In general terms, with people of normal vision, there are in total around 8,000 stars observable with the naked eye. This breaks down to 4,000 in the north, and 4,000 in t…he south, non-overlapping. But in the north, for example, half the stars in your year-round sky are obscured by the sun; so roughly 2,000 stars are visible, on average, in the nighttime sky on any night. And this assumes very good viewing conditions. This may not sound like a very high number, but we have become used to hearing astronomical things described with correspondingly huge numbers. Try coming up with a method of estimating the number of stars you actually see; you probably won't be too far off from 2,000 if you do it carefully. We are talking about stars in the Milky Way; a small number of galaxies and clusters can be seen as 'stars' with the naked eye, but no stars outside of the Milky Way are observable..

# How many star and galaxy in your universe?

The Universe is a term used to explain the size of everything there is no way to know how big or of what content it is.

# How many different stars are there in the universe?

We can't be sure, and we don't even have any good guesses. The current best guess was just recently revised by a factor of three, tripling the number of stars in the universe …to 300 sextillion, or 300,000,000,000,000,000,000,000. The problem is that there are probably more stars even than that, because so many of them (and we CANNOT KNOW how many!) are small, dim red dwarf and brown dwarf stars, which cannot be seen even up close.

# How many meters is the diameter of the observable universe?

700 million billion billion or 700,000,000,000,000,000,000,000,000

# How many stars are in this universe?

What a great question! The Milky Way galaxy, of which the Sun is a part, has approximately one hundred billion stars. Keep in mind that stars and being created and destroyed a…ll the time. As to how many galaxies there are, and a rough estimate of how many stars, it is hard to say because not all of the universe, such as it is, has been observed, and hypotheses vary wildly, so any guess is probably not helpful.

# How many stars on the universe?

Carl Sagan used to say, "there are 100 billion galaxies each with 100 billion suns." 100 billion x 100 billion = 1022 Although today, many scientists estimate that number to… be even larger still. There is no way of knowing as our understanding of the universe is still very small. It's like asking how many grains of sand there are on the Earth surface, it would be impossible to give an exact number. Funny enough, some say that the number of stars actually exceeds the number of grains of sand!

Answered

# How many star systems are there in the universe?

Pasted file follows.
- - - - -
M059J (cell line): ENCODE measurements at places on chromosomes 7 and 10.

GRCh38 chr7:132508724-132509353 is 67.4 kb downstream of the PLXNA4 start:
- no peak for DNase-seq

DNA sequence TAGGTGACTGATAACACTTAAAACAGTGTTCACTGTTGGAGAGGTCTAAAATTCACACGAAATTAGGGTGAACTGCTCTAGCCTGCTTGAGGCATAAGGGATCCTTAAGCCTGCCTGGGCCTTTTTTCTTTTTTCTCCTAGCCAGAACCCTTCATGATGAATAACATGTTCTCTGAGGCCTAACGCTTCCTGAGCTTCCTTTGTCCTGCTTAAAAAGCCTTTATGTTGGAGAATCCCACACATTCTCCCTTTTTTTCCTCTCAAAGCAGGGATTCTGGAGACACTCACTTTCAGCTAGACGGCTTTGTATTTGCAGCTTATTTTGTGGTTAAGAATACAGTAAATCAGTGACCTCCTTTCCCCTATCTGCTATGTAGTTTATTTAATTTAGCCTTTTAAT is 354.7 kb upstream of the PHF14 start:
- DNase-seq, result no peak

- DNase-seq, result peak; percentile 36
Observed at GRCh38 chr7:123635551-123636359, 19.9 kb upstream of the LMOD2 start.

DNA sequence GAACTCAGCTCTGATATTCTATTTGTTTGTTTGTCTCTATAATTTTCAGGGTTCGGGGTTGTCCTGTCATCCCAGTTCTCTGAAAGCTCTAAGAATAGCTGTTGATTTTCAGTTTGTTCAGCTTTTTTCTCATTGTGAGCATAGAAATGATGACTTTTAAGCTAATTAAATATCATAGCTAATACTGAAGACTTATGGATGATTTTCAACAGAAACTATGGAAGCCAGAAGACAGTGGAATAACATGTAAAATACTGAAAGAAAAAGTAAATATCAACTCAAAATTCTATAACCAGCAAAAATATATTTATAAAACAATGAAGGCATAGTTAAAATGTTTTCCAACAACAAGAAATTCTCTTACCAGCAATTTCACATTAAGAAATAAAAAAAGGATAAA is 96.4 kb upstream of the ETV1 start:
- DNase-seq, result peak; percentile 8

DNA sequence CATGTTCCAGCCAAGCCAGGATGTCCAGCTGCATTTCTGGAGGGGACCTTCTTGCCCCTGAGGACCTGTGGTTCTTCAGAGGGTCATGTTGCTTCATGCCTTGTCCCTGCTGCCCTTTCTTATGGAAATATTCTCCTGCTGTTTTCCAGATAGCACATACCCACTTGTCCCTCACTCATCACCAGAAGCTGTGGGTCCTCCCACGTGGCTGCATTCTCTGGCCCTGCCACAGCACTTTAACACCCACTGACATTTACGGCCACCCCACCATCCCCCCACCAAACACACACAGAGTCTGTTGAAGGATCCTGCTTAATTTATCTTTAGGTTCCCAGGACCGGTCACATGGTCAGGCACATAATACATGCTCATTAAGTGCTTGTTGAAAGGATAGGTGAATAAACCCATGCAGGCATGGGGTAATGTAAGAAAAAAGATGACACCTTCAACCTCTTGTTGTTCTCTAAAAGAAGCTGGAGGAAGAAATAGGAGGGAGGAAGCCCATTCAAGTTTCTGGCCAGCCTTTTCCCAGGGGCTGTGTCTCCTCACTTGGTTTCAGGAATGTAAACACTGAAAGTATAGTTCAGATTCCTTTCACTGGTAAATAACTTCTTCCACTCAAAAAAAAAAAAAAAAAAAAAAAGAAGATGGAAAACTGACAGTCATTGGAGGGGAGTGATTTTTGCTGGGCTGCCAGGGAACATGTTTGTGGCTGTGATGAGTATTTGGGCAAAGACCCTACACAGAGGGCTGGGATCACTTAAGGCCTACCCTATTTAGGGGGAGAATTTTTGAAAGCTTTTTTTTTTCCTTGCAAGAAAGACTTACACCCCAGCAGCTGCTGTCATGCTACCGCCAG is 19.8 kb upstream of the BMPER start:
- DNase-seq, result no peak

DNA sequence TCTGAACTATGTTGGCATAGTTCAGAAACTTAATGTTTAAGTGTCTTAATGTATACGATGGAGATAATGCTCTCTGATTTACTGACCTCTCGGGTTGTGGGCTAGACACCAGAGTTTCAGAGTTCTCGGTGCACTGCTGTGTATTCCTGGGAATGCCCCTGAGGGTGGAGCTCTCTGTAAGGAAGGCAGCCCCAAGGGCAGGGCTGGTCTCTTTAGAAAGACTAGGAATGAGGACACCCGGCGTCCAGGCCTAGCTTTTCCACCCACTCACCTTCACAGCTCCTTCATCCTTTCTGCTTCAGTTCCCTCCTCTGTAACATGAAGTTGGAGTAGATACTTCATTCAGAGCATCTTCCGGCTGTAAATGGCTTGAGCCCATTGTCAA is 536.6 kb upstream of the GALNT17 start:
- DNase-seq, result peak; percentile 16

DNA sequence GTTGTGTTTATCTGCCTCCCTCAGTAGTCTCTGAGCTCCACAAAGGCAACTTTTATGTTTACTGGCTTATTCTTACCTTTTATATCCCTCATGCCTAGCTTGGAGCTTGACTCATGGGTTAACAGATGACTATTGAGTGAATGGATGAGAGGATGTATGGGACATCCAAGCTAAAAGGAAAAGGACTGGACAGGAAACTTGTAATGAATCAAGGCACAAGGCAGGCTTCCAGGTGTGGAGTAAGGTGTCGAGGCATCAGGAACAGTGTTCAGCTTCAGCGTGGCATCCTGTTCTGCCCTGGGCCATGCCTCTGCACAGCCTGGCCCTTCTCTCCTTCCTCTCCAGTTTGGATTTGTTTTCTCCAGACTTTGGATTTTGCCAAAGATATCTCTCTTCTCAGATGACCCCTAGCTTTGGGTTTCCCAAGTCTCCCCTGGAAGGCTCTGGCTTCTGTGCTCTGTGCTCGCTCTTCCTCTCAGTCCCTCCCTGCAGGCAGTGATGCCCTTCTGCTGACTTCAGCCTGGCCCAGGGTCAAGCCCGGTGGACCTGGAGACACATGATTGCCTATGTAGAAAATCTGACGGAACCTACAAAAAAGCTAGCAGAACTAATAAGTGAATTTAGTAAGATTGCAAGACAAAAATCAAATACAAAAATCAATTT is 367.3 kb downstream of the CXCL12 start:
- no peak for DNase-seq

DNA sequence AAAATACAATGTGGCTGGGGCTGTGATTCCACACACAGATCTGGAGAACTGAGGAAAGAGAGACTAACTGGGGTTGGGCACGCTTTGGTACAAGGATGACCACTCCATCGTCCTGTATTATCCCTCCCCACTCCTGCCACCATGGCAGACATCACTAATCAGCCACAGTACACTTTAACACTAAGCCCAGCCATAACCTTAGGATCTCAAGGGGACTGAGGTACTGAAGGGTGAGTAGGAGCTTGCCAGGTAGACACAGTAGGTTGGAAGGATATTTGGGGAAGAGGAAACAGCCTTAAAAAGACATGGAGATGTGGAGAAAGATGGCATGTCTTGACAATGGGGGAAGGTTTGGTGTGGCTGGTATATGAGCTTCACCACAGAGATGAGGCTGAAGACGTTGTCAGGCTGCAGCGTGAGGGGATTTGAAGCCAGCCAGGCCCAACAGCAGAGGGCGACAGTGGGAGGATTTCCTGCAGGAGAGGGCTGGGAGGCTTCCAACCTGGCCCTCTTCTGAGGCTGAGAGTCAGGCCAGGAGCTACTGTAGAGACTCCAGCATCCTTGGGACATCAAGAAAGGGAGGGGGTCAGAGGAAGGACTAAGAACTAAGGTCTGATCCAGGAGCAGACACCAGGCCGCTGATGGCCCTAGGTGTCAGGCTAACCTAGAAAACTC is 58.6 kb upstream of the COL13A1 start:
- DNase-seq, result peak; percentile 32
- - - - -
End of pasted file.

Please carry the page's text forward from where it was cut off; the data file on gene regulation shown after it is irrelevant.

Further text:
27,000,000,000,000,000,000,000.

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In Uncategorized

# How many quarks in observable universe?

well my calculations got me to 4.2912121580307595ex45 quarks in the obsevable universe.

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In Cosmology

# How many light years is the observable universe?

The observable volume of the universe is spherical with a radius of around 14 billion light years. Comment : The answer depends a bit on definitions. Wikipedia's article… called "Observable universe" seems quite comprehensive. I'm inclined to go with the answer : "about 46 billion light years" as the radius of the observable universe, but I'm not an expert.

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In Astronomy

# How many stars and galaxies are there in the universe?

The answer has to be estimated; for many reasons no one can ever know the exact numbers, whatever that might mean in this context. Estimates of the number of galaxies in the u…niverse range from about 170 billion to one trillion. One trillion is one thousand millions. Estimates of the number of stars range from around 70 sextillion to 300 sextillion. Seventy sextillion is 7 followed by 22 zeros. 300 sextillion is 3 followed by 23 zeros. Some estimate as high as 10 to the power 24, which is one followed by 24 zeros. You might think that 22, 23 and 24 are small numbers here, until you begin to consider that every single one of them represents a power of ten. The number is far beyond anything that any human mind can grasp on anything close to a practical level.

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In Cosmology

# How many moons are there in the observable universe?

Nobody knows, or will know. There are about 10 billion trillion stars (i.e. 100 billion galaxies with 100 billion stars in each one) in the observable universe. …If we assume that each star has the same amount of moons (i.e. 174) as our Sun, then the total will be around 1.74 trillion trillion moons, but estimates vary.